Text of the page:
Many people like Aston Martins. And what’s more, people like people who drive them. They’re seen as cool and intelligent and refined. They know not to have a cocktail with their meal and are familiar with the Latin name for every single fish in the sea.
Astons are driven by people who find Ferraris and Porsches a bit flashy, a bit John Terry. A bit disgusting. I get that, but there’s always been a problem. Aston Martins have never been much good.
The DB5, trumpeted by many as the best, most iconic Aston Martin of them all, feels pretty much like a Seddon Atkinson dustbin lorry to drive. The Bond films helped this car ten-fold due to its blazing success, at least that’s all I can think of because I would rather drive my own mothers motorised coffin.
Later Aston Martin made a car called the Vantage It had a supercharged V8 and excellent headrests. But to drive, it felt almost identical to Ford’s pick-up. I loved the Vantage, make no mistake, but it handled and braked and gripped like your feet were made of lead not flesh
To make matters worse, Astons back then were made by hand, which is another way of saying that nothing fitted or worked properly. And they were never really tested before they went on sale.
This sort of thing was still going on when the company came up with the DB7. I forget now exactly what was still wrong with it when it went on sale but I’m pretty sure a tendency to fall to pieces was at the top of a long list.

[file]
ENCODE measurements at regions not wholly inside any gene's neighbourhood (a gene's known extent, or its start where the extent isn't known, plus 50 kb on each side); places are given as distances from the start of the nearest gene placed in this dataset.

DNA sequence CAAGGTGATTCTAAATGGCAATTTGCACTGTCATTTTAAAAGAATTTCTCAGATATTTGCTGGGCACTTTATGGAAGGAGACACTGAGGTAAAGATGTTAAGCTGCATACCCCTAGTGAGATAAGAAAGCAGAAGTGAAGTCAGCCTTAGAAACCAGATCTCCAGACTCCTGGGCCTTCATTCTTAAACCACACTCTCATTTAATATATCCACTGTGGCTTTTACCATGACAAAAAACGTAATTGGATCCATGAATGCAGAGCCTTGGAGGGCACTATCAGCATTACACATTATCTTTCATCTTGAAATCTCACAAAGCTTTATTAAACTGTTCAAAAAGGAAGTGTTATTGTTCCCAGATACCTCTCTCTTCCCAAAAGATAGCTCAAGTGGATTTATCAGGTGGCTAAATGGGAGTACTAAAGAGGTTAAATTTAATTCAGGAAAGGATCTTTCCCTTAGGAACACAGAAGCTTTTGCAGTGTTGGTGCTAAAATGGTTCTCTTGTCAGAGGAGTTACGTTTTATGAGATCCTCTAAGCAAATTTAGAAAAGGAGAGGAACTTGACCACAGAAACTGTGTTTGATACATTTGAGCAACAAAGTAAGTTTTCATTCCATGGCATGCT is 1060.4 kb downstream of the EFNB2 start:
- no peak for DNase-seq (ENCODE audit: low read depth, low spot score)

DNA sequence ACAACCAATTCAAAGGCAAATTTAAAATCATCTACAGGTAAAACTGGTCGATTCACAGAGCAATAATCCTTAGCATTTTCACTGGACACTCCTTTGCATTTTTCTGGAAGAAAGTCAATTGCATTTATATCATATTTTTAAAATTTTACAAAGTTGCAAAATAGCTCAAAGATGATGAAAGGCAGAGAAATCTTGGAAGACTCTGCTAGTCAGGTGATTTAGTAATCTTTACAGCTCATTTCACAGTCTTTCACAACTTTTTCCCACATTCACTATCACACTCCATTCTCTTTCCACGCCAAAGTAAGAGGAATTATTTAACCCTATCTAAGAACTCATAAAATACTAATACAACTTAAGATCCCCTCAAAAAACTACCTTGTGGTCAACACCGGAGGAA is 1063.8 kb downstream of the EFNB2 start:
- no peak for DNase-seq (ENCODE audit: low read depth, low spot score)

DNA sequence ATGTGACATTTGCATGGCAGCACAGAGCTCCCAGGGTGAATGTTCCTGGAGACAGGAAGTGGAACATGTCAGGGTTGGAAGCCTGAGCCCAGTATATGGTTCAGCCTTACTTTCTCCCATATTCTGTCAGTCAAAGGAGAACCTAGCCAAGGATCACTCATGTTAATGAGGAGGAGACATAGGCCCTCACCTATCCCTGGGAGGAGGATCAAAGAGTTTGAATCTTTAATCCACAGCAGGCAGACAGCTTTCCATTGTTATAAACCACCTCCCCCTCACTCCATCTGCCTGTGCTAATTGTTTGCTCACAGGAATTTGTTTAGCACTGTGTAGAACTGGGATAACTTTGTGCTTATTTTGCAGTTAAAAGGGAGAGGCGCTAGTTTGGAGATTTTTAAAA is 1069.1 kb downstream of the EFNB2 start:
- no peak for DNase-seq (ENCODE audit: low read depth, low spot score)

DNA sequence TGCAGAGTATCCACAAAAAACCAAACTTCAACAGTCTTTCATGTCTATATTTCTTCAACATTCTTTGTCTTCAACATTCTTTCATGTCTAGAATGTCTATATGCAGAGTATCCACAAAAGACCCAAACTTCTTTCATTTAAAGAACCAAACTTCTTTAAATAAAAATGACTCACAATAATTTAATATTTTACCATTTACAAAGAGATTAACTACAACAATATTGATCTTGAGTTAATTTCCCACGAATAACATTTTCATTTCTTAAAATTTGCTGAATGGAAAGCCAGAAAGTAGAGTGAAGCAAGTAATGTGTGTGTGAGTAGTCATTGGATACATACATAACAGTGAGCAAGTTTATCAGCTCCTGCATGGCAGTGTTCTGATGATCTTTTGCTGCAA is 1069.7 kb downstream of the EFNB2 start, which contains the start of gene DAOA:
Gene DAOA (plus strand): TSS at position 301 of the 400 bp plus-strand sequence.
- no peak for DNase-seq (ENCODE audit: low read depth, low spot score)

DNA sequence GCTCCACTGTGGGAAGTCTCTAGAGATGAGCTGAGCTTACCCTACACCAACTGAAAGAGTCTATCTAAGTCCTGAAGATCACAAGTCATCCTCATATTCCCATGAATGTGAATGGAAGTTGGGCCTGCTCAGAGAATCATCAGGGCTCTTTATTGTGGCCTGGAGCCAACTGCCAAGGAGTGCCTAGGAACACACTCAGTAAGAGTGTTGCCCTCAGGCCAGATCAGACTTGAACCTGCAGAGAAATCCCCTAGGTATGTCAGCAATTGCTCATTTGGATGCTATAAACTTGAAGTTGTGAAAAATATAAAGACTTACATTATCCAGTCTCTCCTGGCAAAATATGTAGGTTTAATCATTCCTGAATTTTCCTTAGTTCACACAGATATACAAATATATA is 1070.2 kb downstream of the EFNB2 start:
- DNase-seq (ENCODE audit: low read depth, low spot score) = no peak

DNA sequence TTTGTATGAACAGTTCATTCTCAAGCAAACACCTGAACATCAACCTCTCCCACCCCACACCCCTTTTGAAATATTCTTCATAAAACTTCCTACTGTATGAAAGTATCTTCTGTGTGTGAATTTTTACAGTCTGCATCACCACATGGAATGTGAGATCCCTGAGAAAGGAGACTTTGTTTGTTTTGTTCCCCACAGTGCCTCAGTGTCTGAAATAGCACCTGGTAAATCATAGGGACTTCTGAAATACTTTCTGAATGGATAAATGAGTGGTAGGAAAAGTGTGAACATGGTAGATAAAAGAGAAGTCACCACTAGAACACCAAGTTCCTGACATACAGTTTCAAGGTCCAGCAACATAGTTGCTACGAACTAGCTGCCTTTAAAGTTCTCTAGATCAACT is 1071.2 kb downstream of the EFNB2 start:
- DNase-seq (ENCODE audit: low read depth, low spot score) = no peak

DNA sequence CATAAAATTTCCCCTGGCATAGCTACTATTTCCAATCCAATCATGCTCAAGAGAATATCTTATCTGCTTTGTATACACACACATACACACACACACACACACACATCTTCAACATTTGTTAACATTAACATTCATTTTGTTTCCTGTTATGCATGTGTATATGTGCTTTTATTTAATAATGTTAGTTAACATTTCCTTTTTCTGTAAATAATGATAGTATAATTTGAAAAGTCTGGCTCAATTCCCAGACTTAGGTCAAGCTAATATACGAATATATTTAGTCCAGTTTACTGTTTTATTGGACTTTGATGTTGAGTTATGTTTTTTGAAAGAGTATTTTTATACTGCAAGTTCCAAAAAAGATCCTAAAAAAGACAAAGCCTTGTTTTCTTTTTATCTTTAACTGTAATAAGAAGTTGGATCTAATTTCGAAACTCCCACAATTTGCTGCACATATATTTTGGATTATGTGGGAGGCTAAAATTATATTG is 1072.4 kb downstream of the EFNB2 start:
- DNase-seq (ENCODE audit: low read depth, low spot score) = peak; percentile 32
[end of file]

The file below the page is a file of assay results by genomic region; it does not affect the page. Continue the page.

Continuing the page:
The DB9 was far more sorted when it came along. You sensed it had been properly developed and well thought out. But you also sensed that behind the achingly pretty face beat a fairly ordinary heart. It was as ground breaking as a duck. And that’s been the story ever since, really. Beautiful and fairly well-made cars that under the skin were just that: cars.
Ferrari and Porsche, with big money backing from wealthy parents, could afford to develop new technology and new ways of doing things. Aston Martin was far too poor. It would change the styling and the names of the cars but underneath they were all broadly the same and they were using tech that was starting to look as old-fashioned as a beige wingback chair.
So, I wasn’t really expecting all that much from the new DB11. I figured that it would be beautiful, which it is, achingly so, but that it would be no match mechanically for what the rest could offer. I was wrong.
The old V12, which sounded magnificent but which we always knew at the back of our minds had been made by nailing two Ford Mondeo engines together is now gone. And in its stead the DB11 is powered by an all-new 5.2-litre V12 that is fitted with two turbochargers.
When I heard that Aston Martin had developed this engine itself, I thought: “With what? Some loose change they found down the back of the sofa or in their friends arse crack?” I figured it would be a bit old-school with lag and a lot of “That’ll do … tea?” Brummie tech. It isn’t. It comes with cylinder deactivation and one turbo and intercooler per bank and all the latest tech. Also, the engine’s made in Germany so it won’t explode after a week
Better still, there’s been a tie-up with Mercedes-Benz so the DB11 has a Mercedes sat nav (current Aston Martin owners will rejoice at that news). And Mercedes electronics. And the Mercedes Command infotainment system.
This car is great not because of its looks, performance or comfort, which are all magnificent. No, it’s the fact that no one truly could have ever predicted it.